Monday, October 7, 2013
People in Norwich are to be urged to stop giving money to beggars as part of a major new campaign which aims to redirect money to charities which help the homeless.Norwich City Council is set to launch the alternative giving campaign because of concerns that more beggars are taking to the city centre streets.
Officers at City Hall fear Norwich is being specifically targeted by people travelling into the city to beg because they can get up to £50 begging to fuel drug and alcohol addictions.
The plan is for Norwich to follow in the footsteps of Oxford, Leeds and Cambridge, by discouraging people from giving to beggars, but instead encouraging donations to recognised charities.
In a report which will go before city councillors this week, Ermir Prendi, the council’s single homeless and rough sleeper coordinator, says: “It is now becoming apparent that Norwich is seen as such a good place to beg, that some people are actually travelling from outside the city on a daily basis to do just that.
“This is because the returns are greater than where they live. People begging in Norwich can make £50 per day because of the generosity of residents and visitors.
“Unfortunately, most people who beg use the proceeds to buy alcohol and drugs. By begging, they make themselves vulnerable and put themselves in dangerous situations.
“Begging attracts anti-social behaviour, violence, crime, drug-dealing and exploitation. Giving to people who beg is not a benign act. It can have fatal consequences.”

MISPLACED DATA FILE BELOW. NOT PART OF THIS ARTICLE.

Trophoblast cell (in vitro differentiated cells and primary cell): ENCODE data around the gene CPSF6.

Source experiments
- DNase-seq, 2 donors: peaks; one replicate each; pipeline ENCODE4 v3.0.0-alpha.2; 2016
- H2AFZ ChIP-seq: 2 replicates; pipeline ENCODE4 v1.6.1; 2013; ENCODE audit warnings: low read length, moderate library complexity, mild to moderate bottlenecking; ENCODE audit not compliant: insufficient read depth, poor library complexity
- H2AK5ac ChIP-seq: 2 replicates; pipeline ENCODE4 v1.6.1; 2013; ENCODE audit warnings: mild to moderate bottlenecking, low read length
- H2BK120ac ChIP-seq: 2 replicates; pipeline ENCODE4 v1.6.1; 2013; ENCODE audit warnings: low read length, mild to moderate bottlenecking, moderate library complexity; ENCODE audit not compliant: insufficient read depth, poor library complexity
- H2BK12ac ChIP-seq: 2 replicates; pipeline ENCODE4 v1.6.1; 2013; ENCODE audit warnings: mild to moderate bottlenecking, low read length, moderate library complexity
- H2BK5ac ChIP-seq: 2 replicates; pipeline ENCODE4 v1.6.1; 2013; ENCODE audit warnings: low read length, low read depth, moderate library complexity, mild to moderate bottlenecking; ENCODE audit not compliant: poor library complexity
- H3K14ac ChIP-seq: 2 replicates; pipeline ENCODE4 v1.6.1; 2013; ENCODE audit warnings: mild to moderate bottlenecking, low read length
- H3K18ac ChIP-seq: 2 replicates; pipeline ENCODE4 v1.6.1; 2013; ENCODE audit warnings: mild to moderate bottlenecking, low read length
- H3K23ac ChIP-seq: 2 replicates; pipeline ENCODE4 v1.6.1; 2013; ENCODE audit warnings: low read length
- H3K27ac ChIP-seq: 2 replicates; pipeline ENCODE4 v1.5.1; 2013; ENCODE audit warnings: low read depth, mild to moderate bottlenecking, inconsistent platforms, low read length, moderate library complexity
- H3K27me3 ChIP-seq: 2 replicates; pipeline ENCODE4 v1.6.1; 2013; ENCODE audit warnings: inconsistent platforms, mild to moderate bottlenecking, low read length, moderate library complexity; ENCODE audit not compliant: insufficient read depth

The campaign, which will be funded through a grant provided by the Department for Communities and Local Government, will feature posters and publicity, with QR codes and web links so people can make donations to recognised charities which help the homeless.
Mr Prendi said, in his report: “Street begging is becoming increasingly visible in Norwich. Previously it was almost exclusively associated with the nighttime economy, although, more recently it has become a daytime issue.
“Popular perceptions link begging to homelessness, however, contrary to these perceptions most people who beg are not homeless, and are using the money they receive to support a drug or alcohol addiction.”
He said Norwich officially has six verified rough sleepers and many of those who beg actually have homes, either through the city council, housing associations or other organisations.
But he added: “There are examples of individuals who have lost their accommodation and have become entrenched in a street lifestyle through their reliance on late night begging to fund their substance misuse.
“The individuals concerned would rather maximise begging opportunities than be accommodated.
“Donating to a local charity is a better way to ensure that your money is spent on finding real and long lasting solutions to homelessness and substance addiction.”
One of the goals of the campaign is that, by making begging, which is against the law, less profitable, it will force those who beg to address their real needs, with the council working with police and health agencies to support them.
The alternative giving campaign has the backing of Norfolk police. Superintendent Dave Marshall, Norwich policing commander, said: “Anything which can help us support the lives of people who are homeless in the city is positive.
“Often, by giving to those who are begging people are just helping them to maintain a destructive and damaging lifestyle.
“We acknowledge these people need help and we hope such a scheme could help those in most need get their lives back on track.” Other organisations which are backing the campaign include St Martins Housing Trust, Salvation Army (Pottergate Arc), Norwich Foodbank, Kings Community Initiative, The Matthew Project and the Big Issue.
The city council’s controlling Labour cabinet will be asked on Wednesday to agree to launch the alternative giving campaign.